Tag Archives: pete
John Paul Sartre once said, “We are our choices.” Social scientist Dr. Pete Hatemi proved just how true that is on Feb. 26 in Riley 201.
Hatemi has worked in countries, such as Australia, Hungary, Sweden and Denmark, along with the United States, to prove what kinds of socialization impact the way our lives turn out.
“How do our families’ different views on religion and politics affect how we see things and the decisions we make?” Hatemi asked the audience.
Hatemi and his team have worked with people of both genders to prove how the way these people were raised played an impact on the decisions they made in politics, how they viewed images and their relationships.
“The biggest differences we found were in that of the left wing versus the right wing and liberals versus conservatives,” Hatemi said.
And that’s what one of his biggest research projects, which was printed in the Journal of Theoretical Politics, was based around. Hatemi and his team brought in men and women of both the conservative and liberal parties, varying in lifestyles and ages.
They used gauze pads to soak up a person’s smell in order to rate the attractiveness of the opposite and same political party, without the participants knowing who each smell belonged to. The end result: conservatives found other conservatives’ smells most attractive and were neutral of liberals’ smells. Liberals were neutral of other liberals but found the smells of the conservative participants most offensive.
One anecdote that Hatemi remembers in particular was when, at the end of the study, a female liberal asked to take the vial of the smell home, the smell of someone with the same ideology, because it was the best scent she’d ever smelled. Immediately following her, a conservative female told him that she thought the scent had gone rancid and she wanted to vomit after smelling it.
Hatemi has done other research to prove this point, and it resonated with those in attendance.
Junior Brea Riberio said she thinks the kind of work he is doing is great because it helps make more sense of our society and what causes our differences and how people can move past them.
“But if I did learn one thing in particular,” Riberio concluded, “It’s that I’m going to marry someone with similar liberal views as myself and he’s going to smell really good to me.”
Sara Miller/For the Review
Sara Miller can be reached at
Linfield College hosted Pete Hatemi, professor of political science, microbiology and bio-chemistry at Pennsylvania State University, to lead a series of lectures attempting to connect the political science discipline to that of the natural sciences. The first of these lectures was about the neurobiology of political violence, held Feb. 25 in T.J. Day Hall.
When talking about the variety of research results that were available for public viewing, there were several themes that took shape. The general topics looked at were why many Middle Eastern countries have people who turn to extreme violence as the only solution. The team relied heavily on biology to solve these issues. Some of the main biological reasons that are believed to cause these extreme emotions are centered in hormones, the limbic system and genetics.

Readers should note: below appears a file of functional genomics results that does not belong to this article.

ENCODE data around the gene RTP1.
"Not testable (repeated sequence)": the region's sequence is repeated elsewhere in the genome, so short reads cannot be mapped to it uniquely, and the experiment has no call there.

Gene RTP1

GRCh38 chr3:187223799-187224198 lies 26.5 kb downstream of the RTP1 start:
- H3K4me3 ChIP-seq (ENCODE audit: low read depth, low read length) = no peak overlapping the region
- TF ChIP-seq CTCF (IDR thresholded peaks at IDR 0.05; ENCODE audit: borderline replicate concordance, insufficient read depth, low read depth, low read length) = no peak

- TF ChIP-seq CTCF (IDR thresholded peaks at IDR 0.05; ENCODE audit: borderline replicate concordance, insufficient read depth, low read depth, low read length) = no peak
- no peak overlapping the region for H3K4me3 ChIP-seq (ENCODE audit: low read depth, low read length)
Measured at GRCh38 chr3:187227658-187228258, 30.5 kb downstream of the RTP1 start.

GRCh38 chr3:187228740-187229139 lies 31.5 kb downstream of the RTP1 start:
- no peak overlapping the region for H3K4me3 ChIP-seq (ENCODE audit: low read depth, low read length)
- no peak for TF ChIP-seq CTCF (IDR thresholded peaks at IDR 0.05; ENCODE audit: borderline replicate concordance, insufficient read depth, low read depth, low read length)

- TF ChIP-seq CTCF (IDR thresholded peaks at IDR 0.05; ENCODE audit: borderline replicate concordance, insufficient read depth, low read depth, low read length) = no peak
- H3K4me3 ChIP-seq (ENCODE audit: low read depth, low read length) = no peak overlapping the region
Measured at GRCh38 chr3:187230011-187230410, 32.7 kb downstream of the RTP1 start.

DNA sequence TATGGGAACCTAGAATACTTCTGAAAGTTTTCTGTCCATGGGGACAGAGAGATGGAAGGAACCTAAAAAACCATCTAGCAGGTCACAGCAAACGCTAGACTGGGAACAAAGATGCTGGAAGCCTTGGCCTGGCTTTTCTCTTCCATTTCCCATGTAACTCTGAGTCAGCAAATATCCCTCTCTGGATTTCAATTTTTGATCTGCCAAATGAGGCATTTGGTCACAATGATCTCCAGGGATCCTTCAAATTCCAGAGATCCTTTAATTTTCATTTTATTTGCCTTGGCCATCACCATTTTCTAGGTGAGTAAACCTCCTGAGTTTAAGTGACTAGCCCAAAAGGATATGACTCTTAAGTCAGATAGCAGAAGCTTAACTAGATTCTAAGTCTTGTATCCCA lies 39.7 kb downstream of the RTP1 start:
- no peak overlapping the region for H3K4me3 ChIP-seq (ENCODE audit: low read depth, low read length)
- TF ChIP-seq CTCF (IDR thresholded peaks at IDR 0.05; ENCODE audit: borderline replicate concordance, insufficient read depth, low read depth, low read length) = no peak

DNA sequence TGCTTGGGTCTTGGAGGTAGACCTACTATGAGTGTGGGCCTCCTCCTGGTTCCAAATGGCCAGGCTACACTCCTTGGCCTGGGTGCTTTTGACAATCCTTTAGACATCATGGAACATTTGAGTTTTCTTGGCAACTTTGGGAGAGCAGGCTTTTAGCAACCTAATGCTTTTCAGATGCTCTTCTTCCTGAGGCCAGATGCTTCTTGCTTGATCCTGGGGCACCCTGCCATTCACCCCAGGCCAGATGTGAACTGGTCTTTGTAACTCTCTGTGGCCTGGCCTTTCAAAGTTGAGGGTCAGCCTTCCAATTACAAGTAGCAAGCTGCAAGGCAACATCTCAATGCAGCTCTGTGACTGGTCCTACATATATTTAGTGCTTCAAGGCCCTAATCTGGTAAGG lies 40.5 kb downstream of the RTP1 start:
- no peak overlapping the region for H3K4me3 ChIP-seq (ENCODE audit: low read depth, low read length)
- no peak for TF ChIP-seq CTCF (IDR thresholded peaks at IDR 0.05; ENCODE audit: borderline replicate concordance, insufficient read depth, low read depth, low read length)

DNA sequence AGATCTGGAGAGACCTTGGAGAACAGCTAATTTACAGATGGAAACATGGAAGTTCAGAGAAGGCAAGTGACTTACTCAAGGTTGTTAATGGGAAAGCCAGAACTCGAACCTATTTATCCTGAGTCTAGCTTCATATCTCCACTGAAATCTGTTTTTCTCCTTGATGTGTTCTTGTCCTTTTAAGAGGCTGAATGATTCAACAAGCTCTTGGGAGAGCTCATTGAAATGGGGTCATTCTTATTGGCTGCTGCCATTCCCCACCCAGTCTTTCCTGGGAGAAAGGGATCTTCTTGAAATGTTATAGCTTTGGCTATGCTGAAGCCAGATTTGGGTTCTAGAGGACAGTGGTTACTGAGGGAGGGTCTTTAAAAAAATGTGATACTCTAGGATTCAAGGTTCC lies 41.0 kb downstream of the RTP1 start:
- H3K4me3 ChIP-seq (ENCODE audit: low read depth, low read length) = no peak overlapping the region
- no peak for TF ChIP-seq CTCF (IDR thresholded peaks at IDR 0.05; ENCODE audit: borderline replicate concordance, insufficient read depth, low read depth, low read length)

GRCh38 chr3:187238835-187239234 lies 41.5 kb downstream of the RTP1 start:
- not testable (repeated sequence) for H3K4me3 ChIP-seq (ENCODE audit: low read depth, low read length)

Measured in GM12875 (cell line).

Hatemi mentioned that much of the world shares more in common at a genetic level than one would suspect. This caused some people in the audience to speculate about violence in other parts of the world.
Most of his recent work has been with the Defense Department. Hatemi is part of a group of researchers who look at how political violence takes root. Much of the research has been connected to how emotions play into acts of terrorism in the Middle East, especially Bengazi as of the last months.
The research Hatemi is taking part in with violence is just beginning. He commented that the team has many more years to go before it is near completion. This field of study is new and underfunded. While there is still much work to be done, one conclusion that can be drawn from the lecture is that violence is in some way encoded into who we are as people, and if someone is drawn to extreme violence, there is little that can be done to change them.
Hatemi’s lecture displayed that there is much opportunity for interdisciplinary study in research. By combining the fields of science, psychology and politics, scholars are able to gain a bigger picture of topics such as violence.
“What brought me on this path had a lot to do with my time in the service. It [the army] is a huge social experiment,” Hatemi said when asked why he became interested in such an obscure topic.
Not only is Hatemi a professor at Penn. State, he also works with universities around the world. He has worked at the Virginia Commonwealth University in the U.S., the Institut for Statskundskab at Syddansk Universitet in Denmark, the University of Sidney and Queensland Institute of Medial Research in Australia.
Recently, Hatemi was awarded the Erik Erikson Early Career Award. This award honors people in the academic community who have received their Ph.D in the last decade and is a leader in the political psychology field. Much of Hatemi’s work focuses on social psychology and its interactions with politics.
The nature of his work has left much of it to be classified and a great deal of it will never be published. He commented that this has made it hard because of academic requirement that his college has in publishing work, but his is still proud of what he does.
“Your work is very interesting and interdisciplinary with a big I,” said Patrick Cottrell, assistant professor of political science, highlighting its importance as the lecture’s closing statement.
Julian Adoff/Multimedia editor
Julian Adoff can be reached at